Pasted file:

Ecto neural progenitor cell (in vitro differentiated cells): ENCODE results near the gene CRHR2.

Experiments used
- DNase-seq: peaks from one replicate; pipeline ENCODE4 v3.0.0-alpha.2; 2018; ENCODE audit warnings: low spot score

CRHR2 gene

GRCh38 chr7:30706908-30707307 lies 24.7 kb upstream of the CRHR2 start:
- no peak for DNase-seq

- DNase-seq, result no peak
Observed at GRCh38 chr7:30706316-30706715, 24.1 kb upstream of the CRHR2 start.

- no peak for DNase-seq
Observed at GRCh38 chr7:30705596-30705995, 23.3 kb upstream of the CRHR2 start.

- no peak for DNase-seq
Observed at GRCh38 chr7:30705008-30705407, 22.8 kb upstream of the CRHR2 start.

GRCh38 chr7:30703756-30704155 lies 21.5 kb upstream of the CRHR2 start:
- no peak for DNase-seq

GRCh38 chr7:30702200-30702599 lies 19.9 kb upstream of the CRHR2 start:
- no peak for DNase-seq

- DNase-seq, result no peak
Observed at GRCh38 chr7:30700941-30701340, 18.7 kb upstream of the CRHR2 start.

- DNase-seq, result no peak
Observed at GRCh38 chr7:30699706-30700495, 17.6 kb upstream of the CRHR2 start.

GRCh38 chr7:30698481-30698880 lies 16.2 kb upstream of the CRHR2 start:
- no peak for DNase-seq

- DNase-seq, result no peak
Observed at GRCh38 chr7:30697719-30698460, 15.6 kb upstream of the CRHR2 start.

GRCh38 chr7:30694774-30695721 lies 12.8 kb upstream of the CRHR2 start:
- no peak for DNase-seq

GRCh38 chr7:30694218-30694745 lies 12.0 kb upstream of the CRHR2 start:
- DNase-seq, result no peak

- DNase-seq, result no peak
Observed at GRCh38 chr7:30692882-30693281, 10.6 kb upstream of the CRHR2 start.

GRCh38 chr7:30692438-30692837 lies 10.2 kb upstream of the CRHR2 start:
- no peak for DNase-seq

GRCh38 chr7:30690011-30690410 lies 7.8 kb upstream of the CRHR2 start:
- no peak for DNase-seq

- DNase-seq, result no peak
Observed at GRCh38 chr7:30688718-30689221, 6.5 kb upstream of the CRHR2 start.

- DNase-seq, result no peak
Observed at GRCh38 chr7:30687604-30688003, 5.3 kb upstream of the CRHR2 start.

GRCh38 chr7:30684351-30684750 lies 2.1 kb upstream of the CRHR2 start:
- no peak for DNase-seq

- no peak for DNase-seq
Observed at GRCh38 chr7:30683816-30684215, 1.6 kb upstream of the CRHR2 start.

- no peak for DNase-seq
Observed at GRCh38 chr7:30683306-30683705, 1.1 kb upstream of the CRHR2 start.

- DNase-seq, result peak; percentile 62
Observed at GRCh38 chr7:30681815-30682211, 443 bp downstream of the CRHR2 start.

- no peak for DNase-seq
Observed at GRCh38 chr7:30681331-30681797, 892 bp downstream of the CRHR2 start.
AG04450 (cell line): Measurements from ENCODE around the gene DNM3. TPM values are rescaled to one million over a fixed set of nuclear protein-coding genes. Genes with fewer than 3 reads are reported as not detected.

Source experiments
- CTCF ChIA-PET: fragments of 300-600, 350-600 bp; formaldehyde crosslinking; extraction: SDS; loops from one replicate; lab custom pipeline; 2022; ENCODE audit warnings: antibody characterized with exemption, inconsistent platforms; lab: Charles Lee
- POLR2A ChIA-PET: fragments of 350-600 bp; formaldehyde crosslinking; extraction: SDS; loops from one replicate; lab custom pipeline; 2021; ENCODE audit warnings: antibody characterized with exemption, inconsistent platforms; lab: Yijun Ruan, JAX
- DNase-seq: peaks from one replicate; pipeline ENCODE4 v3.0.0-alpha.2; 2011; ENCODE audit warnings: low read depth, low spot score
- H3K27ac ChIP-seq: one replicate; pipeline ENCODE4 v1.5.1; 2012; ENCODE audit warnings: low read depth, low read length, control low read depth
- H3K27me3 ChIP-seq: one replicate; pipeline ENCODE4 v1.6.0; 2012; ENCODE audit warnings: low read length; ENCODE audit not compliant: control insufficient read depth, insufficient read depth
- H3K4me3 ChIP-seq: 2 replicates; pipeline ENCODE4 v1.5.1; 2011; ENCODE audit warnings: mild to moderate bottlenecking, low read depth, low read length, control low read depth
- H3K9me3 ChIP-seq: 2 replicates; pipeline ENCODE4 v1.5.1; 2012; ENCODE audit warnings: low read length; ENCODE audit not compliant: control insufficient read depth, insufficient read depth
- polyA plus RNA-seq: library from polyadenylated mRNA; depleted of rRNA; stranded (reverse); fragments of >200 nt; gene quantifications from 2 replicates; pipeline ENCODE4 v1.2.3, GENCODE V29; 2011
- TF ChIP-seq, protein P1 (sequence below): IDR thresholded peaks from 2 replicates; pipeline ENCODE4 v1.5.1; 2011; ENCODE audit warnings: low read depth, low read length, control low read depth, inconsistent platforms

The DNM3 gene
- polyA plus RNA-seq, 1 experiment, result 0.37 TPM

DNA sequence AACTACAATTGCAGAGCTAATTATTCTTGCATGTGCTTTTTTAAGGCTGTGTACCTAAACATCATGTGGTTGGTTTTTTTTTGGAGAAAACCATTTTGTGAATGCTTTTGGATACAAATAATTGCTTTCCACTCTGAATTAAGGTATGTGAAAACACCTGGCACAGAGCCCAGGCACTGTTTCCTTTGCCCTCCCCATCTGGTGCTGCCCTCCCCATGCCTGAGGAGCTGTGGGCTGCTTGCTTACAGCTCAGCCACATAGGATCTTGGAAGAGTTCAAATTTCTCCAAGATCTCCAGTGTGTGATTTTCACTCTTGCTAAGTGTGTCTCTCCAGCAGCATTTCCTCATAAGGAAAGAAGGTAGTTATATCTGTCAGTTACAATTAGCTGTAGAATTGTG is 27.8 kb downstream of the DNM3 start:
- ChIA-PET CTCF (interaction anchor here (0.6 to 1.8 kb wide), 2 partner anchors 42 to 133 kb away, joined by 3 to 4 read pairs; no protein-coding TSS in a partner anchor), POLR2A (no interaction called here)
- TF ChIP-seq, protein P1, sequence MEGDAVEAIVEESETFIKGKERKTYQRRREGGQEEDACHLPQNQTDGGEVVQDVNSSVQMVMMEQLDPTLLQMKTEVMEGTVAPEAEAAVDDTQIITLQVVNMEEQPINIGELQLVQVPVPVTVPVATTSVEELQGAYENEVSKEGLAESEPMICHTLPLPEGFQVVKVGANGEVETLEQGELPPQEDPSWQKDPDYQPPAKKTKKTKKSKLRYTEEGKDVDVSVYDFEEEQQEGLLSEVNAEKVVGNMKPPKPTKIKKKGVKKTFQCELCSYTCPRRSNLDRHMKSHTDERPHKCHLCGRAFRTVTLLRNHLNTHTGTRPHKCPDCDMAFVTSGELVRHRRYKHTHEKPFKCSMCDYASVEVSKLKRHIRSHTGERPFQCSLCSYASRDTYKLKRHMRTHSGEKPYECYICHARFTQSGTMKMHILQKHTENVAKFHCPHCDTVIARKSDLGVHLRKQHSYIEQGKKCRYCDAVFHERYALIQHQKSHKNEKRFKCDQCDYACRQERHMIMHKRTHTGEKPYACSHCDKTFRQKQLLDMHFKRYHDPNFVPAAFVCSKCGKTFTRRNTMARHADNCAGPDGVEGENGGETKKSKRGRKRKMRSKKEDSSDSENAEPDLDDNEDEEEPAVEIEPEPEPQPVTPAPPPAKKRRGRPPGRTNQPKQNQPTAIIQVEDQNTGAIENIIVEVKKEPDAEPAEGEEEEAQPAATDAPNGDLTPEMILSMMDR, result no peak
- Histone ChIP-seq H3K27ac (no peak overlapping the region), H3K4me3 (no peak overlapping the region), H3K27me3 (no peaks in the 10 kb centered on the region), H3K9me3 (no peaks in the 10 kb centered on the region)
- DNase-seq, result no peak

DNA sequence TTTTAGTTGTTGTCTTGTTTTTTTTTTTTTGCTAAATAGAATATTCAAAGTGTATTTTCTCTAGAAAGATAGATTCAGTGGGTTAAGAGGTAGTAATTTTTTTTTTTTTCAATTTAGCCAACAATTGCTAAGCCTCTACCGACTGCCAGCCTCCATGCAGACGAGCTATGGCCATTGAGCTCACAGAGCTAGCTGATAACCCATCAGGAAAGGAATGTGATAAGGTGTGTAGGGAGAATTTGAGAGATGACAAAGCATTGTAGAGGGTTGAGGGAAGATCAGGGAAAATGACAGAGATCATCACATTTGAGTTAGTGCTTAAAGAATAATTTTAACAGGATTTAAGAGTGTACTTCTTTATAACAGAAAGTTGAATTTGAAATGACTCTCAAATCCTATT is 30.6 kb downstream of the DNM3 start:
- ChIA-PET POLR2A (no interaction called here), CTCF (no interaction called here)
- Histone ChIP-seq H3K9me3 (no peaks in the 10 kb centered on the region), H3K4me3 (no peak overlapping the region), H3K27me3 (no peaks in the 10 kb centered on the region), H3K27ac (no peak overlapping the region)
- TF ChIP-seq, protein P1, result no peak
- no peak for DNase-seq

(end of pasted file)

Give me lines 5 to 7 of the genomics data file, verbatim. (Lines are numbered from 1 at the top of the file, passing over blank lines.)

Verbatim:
GRCh38 chr7:30706908-30707307 lies 24.7 kb upstream of the CRHR2 start:
- no peak for DNase-seq

- DNase-seq, result no peak